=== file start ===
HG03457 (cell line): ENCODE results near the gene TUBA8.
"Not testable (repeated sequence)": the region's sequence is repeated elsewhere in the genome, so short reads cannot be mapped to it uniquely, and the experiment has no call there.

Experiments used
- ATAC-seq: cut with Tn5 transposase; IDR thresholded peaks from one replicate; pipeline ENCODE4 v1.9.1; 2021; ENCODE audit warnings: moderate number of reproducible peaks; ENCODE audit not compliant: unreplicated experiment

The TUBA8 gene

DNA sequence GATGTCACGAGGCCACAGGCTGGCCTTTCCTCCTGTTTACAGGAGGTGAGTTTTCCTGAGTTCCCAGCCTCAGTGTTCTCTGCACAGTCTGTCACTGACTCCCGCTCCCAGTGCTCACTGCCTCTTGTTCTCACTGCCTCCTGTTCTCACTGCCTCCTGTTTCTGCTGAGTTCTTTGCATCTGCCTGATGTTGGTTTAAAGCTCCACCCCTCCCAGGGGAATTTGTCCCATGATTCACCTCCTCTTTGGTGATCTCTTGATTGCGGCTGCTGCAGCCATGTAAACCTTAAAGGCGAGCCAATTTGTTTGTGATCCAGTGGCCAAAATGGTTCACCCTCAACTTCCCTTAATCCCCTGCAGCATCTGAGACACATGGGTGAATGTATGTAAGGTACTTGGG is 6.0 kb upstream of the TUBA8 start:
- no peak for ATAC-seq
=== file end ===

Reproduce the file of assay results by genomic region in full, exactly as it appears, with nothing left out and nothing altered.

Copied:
HG03457 (cell line): ENCODE results near the gene TUBA8.
"Not testable (repeated sequence)": the region's sequence is repeated elsewhere in the genome, so short reads cannot be mapped to it uniquely, and the experiment has no call there.

Experiments used
- ATAC-seq: cut with Tn5 transposase; IDR thresholded peaks from one replicate; pipeline ENCODE4 v1.9.1; 2021; ENCODE audit warnings: moderate number of reproducible peaks; ENCODE audit not compliant: unreplicated experiment

The TUBA8 gene

DNA sequence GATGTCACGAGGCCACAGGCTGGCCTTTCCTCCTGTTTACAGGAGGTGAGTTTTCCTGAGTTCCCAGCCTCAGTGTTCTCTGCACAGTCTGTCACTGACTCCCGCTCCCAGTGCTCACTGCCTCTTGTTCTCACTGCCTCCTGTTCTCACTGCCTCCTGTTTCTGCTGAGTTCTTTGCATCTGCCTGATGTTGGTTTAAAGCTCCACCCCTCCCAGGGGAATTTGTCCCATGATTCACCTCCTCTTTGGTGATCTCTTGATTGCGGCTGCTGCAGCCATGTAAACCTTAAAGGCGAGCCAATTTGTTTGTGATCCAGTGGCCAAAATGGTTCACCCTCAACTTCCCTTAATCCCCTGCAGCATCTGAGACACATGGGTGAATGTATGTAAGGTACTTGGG is 6.0 kb upstream of the TUBA8 start:
- no peak for ATAC-seq